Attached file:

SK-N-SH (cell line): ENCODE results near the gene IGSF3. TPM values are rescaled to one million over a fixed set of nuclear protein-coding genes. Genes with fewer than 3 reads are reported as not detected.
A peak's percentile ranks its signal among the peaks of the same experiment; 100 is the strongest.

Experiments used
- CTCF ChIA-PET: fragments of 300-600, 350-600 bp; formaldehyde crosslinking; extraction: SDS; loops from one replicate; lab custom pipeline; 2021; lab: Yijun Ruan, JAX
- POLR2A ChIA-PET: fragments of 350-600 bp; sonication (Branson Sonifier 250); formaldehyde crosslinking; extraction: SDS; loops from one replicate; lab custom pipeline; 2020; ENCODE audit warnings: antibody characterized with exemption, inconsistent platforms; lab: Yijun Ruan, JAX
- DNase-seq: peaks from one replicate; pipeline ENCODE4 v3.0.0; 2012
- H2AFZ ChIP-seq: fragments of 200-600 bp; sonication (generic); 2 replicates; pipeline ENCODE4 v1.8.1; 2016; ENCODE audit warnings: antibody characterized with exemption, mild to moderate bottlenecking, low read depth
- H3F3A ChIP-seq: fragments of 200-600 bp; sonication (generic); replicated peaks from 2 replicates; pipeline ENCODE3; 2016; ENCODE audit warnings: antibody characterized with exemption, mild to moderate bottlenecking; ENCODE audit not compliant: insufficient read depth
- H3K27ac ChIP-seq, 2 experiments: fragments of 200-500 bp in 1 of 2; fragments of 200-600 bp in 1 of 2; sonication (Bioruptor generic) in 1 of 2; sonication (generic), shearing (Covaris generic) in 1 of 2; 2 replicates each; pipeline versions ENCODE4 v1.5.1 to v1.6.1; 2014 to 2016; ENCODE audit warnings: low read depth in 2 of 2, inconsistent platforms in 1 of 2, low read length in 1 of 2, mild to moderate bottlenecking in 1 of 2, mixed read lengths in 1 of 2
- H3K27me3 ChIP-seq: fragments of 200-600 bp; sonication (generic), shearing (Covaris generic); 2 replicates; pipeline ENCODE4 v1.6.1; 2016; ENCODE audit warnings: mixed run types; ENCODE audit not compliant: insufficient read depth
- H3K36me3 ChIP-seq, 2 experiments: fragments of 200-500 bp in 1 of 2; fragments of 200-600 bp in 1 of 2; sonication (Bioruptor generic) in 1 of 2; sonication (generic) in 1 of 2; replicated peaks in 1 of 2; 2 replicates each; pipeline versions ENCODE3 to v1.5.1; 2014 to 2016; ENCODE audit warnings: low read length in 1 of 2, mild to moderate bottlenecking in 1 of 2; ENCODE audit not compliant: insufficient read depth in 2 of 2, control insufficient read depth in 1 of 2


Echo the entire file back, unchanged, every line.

SK-N-SH (cell line): ENCODE results near the gene IGSF3. TPM values are rescaled to one million over a fixed set of nuclear protein-coding genes. Genes with fewer than 3 reads are reported as not detected.
A peak's percentile ranks its signal among the peaks of the same experiment; 100 is the strongest.

Experiments used
- CTCF ChIA-PET: fragments of 300-600, 350-600 bp; formaldehyde crosslinking; extraction: SDS; loops from one replicate; lab custom pipeline; 2021; lab: Yijun Ruan, JAX
- POLR2A ChIA-PET: fragments of 350-600 bp; sonication (Branson Sonifier 250); formaldehyde crosslinking; extraction: SDS; loops from one replicate; lab custom pipeline; 2020; ENCODE audit warnings: antibody characterized with exemption, inconsistent platforms; lab: Yijun Ruan, JAX
- DNase-seq: peaks from one replicate; pipeline ENCODE4 v3.0.0; 2012
- H2AFZ ChIP-seq: fragments of 200-600 bp; sonication (generic); 2 replicates; pipeline ENCODE4 v1.8.1; 2016; ENCODE audit warnings: antibody characterized with exemption, mild to moderate bottlenecking, low read depth
- H3F3A ChIP-seq: fragments of 200-600 bp; sonication (generic); replicated peaks from 2 replicates; pipeline ENCODE3; 2016; ENCODE audit warnings: antibody characterized with exemption, mild to moderate bottlenecking; ENCODE audit not compliant: insufficient read depth
- H3K27ac ChIP-seq, 2 experiments: fragments of 200-500 bp in 1 of 2; fragments of 200-600 bp in 1 of 2; sonication (Bioruptor generic) in 1 of 2; sonication (generic), shearing (Covaris generic) in 1 of 2; 2 replicates each; pipeline versions ENCODE4 v1.5.1 to v1.6.1; 2014 to 2016; ENCODE audit warnings: low read depth in 2 of 2, inconsistent platforms in 1 of 2, low read length in 1 of 2, mild to moderate bottlenecking in 1 of 2, mixed read lengths in 1 of 2
- H3K27me3 ChIP-seq: fragments of 200-600 bp; sonication (generic), shearing (Covaris generic); 2 replicates; pipeline ENCODE4 v1.6.1; 2016; ENCODE audit warnings: mixed run types; ENCODE audit not compliant: insufficient read depth
- H3K36me3 ChIP-seq, 2 experiments: fragments of 200-500 bp in 1 of 2; fragments of 200-600 bp in 1 of 2; sonication (Bioruptor generic) in 1 of 2; sonication (generic) in 1 of 2; replicated peaks in 1 of 2; 2 replicates each; pipeline versions ENCODE3 to v1.5.1; 2014 to 2016; ENCODE audit warnings: low read length in 1 of 2, mild to moderate bottlenecking in 1 of 2; ENCODE audit not compliant: insufficient read depth in 2 of 2, control insufficient read depth in 1 of 2